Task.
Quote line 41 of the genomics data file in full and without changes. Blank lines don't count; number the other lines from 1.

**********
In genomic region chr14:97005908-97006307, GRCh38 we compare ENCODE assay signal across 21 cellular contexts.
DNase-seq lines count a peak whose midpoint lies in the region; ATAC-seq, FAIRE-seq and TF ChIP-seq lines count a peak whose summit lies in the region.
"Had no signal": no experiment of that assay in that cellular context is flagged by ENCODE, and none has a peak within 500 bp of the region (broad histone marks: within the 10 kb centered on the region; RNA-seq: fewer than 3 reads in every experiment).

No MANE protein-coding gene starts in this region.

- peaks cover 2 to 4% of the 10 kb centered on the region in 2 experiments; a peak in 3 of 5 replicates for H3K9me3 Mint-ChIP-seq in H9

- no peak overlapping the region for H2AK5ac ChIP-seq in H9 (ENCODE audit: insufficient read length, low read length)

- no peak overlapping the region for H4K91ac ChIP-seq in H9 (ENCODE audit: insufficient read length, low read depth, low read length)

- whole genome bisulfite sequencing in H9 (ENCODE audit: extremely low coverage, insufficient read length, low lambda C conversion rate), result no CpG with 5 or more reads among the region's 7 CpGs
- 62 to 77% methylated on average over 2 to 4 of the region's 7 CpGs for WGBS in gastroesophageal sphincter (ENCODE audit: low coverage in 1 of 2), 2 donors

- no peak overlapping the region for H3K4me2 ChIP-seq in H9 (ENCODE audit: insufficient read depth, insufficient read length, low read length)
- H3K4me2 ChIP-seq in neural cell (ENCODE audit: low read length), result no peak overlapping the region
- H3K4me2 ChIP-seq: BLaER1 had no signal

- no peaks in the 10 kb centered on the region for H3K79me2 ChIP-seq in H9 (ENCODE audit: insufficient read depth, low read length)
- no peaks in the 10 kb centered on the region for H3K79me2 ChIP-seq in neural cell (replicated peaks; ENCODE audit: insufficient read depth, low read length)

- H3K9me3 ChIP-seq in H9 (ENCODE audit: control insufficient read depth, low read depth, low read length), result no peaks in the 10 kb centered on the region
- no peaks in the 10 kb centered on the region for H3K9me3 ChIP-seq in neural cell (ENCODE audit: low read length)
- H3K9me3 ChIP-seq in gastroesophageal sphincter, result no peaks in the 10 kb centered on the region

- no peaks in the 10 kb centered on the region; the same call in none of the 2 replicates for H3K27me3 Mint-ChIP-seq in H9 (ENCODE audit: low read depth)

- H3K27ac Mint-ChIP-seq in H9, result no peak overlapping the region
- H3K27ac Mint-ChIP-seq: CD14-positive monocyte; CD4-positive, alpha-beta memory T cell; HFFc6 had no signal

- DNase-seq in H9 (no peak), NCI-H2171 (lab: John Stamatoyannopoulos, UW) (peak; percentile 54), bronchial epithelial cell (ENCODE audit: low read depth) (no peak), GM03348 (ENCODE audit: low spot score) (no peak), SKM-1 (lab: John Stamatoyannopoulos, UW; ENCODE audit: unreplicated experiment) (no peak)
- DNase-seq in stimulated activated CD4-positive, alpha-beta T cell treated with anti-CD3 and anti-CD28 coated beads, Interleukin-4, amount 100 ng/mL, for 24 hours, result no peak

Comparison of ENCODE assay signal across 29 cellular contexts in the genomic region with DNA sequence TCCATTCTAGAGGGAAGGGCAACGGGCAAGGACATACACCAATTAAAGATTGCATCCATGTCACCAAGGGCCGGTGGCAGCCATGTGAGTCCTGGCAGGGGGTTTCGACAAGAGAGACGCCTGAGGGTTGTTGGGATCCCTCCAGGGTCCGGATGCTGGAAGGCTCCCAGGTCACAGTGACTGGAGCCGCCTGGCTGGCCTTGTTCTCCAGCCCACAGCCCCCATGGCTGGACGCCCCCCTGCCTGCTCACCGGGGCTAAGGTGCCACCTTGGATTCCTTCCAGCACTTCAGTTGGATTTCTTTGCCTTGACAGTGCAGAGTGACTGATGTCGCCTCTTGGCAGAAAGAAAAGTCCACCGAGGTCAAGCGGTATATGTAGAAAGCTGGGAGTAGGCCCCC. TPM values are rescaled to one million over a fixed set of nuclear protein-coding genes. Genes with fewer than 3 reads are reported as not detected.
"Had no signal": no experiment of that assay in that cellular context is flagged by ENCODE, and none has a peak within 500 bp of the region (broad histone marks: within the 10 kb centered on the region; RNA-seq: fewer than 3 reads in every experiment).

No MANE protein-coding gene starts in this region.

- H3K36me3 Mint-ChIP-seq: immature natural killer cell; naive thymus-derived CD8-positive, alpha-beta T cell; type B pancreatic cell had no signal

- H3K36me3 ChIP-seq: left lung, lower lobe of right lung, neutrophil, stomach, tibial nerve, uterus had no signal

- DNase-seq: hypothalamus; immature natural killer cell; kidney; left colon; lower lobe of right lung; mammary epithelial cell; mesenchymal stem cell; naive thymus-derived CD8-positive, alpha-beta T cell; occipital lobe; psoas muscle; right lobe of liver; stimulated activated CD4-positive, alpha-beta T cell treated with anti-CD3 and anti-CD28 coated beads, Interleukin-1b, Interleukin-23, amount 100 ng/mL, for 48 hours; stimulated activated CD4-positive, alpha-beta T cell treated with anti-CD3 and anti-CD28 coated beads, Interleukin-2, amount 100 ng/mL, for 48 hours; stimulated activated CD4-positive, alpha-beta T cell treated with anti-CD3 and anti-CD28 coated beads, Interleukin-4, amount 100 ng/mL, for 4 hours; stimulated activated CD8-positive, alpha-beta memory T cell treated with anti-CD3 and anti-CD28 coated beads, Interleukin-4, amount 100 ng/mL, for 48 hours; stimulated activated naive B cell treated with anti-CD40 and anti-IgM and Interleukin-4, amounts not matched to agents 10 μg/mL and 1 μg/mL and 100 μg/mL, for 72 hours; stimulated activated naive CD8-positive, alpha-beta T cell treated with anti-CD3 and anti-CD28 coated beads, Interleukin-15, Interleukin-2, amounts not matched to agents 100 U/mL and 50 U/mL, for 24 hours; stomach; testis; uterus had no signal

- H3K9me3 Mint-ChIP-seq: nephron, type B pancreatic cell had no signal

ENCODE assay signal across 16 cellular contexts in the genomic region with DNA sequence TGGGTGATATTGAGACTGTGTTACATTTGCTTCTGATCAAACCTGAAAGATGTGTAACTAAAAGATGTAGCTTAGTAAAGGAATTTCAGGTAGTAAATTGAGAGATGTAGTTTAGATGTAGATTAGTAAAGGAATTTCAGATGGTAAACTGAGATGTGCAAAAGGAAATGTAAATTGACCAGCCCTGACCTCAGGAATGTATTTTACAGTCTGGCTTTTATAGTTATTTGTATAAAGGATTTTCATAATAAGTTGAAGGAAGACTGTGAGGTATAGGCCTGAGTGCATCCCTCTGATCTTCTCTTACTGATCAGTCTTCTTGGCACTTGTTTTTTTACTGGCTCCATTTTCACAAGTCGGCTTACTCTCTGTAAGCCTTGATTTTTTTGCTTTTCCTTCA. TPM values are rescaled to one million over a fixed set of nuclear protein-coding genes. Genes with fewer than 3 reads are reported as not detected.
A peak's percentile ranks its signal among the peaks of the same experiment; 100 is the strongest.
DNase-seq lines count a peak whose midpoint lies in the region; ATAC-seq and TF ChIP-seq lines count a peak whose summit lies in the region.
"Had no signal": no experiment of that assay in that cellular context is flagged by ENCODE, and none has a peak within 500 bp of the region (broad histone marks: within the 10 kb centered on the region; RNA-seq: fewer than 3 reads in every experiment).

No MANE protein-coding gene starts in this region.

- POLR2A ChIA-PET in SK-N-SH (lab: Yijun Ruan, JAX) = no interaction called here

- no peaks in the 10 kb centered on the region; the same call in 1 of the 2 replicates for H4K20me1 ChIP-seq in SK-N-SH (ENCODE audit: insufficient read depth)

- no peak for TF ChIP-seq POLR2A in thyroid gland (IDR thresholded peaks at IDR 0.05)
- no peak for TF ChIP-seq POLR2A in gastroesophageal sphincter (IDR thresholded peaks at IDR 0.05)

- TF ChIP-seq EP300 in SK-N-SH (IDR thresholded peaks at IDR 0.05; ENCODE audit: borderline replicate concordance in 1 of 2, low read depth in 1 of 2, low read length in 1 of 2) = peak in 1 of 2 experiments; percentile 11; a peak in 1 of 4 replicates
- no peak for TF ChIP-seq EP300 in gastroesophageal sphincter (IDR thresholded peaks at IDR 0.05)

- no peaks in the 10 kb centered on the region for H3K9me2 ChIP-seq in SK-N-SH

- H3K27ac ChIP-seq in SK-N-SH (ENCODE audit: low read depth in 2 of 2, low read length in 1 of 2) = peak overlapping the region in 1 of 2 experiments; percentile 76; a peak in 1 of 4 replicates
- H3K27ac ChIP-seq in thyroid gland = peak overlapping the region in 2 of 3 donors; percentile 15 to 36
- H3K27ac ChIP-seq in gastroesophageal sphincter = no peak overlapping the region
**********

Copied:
- no peaks in the 10 kb centered on the region for H3K9me2 ChIP-seq in SK-N-SH